As a senior at Glenwood Springs High School last year, I served as co-president of its environmental club, "Impact." In years past, Impact had mainly been a recycling group, occasionally losing members because they felt we were ineffective. Hoping to change that, I called the Sierra Club to see if we could help. I never realized what lay ahead for our group after that phone call.
Under the direction of Beverly Keifer, chair of the Mt. Sopris Group of the Sierra Club, Impact began researching the Divide Creek area near Aspen, Colo. For years, Divide Creek has been stretched to its limits by old logging roads, gas and oil wells, transmission lines, timber cuts, overgrazing and mining -- resulting in a dizzying pattern of abuse. Our goal was to act as "nature's voice" in a place where nature's well-being had been overlooked for too long. Then we would present our findings to the U.S. Forest Service.
After briefings on the biology and history of the area and an introduction to stereoscoping -- using optical instruments to get a three- dimensional perspective of maps -- our 10-member group dove into months of extensive research and labeling of acetate overlays for large- and small-scale maps. The topics we mapped ranged from human impacts to wildlife migration patterns. The most overwhelming realization of the project came when we arranged the acetate overlays side-by-side on our high school gymnasium floor and saw that the largest roadless area left in the Divide Creek ecosystem was only six miles square.
In April, when the mapping was completed, six of us and our teacher-adviser, Joe Mollica, flew over the area in a helicopter. The day after the flight, we presented our maps and research to the White River National Forest staff who manage the east Divide Creek ecosystem. During the meeting we suggested solutions such as revegetating old logging roads and implementing "biological linking corridors" for wildlife.
The mapping we did is already being used by the Mt. Sopris Group as a tool to fight immediate threats such as logging and overgrazing. High-school students will continue mapping and conducting research for the Divide Creek area over the next few years.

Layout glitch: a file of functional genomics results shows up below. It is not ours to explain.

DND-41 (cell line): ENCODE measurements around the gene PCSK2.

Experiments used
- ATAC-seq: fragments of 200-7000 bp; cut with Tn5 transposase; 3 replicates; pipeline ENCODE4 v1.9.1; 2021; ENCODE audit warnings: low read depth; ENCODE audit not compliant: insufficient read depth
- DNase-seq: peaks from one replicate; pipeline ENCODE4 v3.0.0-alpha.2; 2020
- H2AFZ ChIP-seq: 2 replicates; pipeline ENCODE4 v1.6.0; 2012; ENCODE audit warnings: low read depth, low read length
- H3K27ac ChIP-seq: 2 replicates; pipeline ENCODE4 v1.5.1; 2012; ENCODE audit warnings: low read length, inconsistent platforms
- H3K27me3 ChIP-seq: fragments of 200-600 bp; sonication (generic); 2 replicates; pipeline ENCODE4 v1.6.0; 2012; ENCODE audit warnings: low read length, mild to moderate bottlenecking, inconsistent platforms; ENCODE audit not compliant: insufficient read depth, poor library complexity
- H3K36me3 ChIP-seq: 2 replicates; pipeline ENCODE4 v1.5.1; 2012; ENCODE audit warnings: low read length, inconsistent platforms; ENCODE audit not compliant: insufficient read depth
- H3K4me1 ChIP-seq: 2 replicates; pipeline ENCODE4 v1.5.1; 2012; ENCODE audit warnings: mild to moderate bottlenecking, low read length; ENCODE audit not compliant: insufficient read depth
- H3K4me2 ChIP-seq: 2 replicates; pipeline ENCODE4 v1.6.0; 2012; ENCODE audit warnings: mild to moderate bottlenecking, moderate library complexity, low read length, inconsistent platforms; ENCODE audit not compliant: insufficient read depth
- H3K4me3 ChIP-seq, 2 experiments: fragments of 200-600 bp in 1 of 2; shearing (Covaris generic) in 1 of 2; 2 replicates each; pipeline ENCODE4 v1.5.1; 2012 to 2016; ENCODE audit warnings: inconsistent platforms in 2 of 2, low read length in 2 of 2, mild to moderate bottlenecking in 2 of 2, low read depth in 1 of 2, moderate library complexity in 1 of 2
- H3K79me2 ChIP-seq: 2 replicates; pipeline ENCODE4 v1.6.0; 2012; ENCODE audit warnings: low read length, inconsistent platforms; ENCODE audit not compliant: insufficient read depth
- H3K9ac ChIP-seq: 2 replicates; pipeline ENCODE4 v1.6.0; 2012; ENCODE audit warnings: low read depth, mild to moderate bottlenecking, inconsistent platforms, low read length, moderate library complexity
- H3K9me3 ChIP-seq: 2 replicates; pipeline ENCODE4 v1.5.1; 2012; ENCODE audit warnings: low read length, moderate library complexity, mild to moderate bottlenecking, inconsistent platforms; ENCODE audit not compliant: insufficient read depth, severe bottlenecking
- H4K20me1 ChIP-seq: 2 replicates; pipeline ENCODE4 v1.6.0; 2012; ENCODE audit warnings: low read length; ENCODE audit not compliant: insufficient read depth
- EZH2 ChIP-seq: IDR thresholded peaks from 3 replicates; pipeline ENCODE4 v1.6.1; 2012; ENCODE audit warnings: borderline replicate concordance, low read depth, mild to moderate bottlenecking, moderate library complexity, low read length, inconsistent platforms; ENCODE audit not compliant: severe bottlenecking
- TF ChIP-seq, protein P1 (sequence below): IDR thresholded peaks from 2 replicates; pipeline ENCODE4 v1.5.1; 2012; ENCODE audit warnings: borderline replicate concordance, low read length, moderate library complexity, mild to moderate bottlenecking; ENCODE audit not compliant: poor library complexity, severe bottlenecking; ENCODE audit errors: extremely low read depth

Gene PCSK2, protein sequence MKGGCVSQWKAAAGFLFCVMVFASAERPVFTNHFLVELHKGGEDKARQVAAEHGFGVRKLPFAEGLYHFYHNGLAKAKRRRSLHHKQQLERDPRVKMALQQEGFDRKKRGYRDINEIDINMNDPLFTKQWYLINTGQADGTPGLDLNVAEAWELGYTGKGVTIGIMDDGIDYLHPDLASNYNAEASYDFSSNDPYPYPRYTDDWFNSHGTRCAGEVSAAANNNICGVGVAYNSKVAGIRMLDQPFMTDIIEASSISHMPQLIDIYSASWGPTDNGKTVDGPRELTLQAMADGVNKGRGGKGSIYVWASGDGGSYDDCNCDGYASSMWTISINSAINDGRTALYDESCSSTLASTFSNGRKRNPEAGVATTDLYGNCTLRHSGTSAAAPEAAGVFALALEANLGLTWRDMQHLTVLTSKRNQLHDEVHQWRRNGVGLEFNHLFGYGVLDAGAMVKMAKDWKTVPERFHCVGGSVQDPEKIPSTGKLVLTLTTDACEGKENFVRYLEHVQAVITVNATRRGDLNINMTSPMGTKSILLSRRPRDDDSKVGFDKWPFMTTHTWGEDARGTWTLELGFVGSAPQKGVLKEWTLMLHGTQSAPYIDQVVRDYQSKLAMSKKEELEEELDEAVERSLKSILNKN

The foundation we laid for future students proves that we, as youth in today's society, truly want environmental change. Our actions and words have spoken loudly for the Divide Creek ecosystem.
For more information: Contact Beverly Keifer at (970) 963-8684.
*Ecosystem mapping is an irresistable draw for new activists, say leaders of the Sierra Club's Rocky Mountain Chapter.
Sierra Club groups in the region -- including Mt. Sopris, Denver, Mt. Evans and Weminuche -- have recruited scores of new volunteers to explore the Colorado landscape each summer, searching for old-growth forest, roadless areas and signs of wildlife and then entering that data onto maps.
The mapping effort was spawned in 1992 by the Wildlands Project, which aims to protect native biological diversity by establishing a connected system of wildlife corridors, or "bioreserves," throughout North America.
The maps are used to design bioreserve proposals that activists use to pressure the Forest Service to adopt biologically sound management plans.
For more information: Contact Roz McClellan of the Southern Rockies Ecosystem Project at (303) 447-9409.
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